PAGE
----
However, whilst the British Country Music scene delivers regular club nights and song-writer evenings, we don´t see a similar clutch of American songwriters visiting as frequently as they did in what I know our editor, Norman Warwick, considers the halcyon era of the seventies, eighties and into the nineties.
Norm tells me he feels incredibly lucky to have a fantastic live music scene over there on Lanzarote. However he says it tends to be classical or folk lore genre in Spanish and our beloved Americana is not big at all over there. I guess the island is a bit remote for the likes of Sarah Jarosz, who I´m going to be lucky enough to hear soon in the UK..
Given the demographics of the island, a place about the size of Rochdale, Norm says Lanzarote cannot offer a growing market for Americana artists and the logistics and costs or reaching and touring the island cannot be balanced. Even the local bands, says Norm, do not tour on Lanzarote as such, as wherever they play one night, their audience will come to them from within a circle with a diameter of about thirty miles.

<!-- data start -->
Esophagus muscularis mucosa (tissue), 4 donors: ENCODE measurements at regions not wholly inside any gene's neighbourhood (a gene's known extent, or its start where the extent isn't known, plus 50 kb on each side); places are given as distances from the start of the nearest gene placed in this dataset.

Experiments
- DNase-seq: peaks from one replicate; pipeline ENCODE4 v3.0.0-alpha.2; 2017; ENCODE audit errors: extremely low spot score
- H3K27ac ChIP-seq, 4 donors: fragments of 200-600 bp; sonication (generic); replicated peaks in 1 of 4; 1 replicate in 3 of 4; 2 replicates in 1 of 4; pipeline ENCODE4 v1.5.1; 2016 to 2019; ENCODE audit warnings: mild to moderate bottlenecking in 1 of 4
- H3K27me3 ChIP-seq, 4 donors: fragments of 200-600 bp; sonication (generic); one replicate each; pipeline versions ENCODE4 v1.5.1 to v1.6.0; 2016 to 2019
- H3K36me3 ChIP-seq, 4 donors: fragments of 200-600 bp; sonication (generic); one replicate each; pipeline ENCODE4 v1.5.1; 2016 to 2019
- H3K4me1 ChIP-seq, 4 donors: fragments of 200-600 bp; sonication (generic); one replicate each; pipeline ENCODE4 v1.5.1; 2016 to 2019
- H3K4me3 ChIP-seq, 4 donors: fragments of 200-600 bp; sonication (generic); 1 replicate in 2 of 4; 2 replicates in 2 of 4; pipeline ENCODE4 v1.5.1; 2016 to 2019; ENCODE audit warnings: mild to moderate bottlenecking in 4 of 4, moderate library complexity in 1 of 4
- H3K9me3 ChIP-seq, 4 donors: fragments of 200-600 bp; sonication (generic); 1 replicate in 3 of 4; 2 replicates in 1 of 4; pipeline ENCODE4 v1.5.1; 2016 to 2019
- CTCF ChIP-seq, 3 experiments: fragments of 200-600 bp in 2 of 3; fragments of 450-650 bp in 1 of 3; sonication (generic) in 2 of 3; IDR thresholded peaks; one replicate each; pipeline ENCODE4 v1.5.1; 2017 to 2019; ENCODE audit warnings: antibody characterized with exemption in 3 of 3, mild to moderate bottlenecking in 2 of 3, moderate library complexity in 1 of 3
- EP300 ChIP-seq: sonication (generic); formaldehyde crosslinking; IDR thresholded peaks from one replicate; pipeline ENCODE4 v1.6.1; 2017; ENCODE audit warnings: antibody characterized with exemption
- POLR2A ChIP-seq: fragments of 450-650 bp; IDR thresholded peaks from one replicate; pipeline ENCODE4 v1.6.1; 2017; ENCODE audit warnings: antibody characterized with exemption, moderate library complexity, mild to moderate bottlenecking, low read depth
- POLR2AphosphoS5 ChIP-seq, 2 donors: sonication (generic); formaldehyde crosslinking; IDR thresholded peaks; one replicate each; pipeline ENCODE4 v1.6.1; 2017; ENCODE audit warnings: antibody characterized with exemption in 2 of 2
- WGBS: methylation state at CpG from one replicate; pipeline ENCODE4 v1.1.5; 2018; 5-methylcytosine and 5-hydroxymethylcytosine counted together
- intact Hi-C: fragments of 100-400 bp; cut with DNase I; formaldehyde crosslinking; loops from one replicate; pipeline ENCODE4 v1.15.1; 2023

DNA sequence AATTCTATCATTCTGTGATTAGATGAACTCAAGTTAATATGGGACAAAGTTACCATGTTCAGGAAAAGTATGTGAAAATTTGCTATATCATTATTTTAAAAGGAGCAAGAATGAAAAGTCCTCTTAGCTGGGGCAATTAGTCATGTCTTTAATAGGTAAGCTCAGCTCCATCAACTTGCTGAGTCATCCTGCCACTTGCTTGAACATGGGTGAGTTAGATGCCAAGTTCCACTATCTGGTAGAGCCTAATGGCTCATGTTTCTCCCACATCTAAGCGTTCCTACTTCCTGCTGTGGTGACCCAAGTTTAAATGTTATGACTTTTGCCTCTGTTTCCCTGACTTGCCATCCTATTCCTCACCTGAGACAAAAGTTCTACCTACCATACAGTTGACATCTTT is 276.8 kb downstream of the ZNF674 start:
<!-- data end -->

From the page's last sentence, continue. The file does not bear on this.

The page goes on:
Norm sent me a very complimentary e mail this week saying that he sent his search engine seeking Sarah Jarosz and had found a great cover of Bob Dylan´s Simple Twist Of Fate, and actually saying he thought she had made the song her own. There may be something inherent in Dylan songs that enables artists to do that, he suggested.
I share Norm´s admiration of Sarah´s Simple Twist Of Fate, but would also recommend her version of Ring Them Bells, a much covered Dylan song, on her Follow Me Down album. I also particularly like the Gordon Lightfoot version on his Waiting for You album and Joan Baez gave us a fine version on her superb live album Ring Them Bells.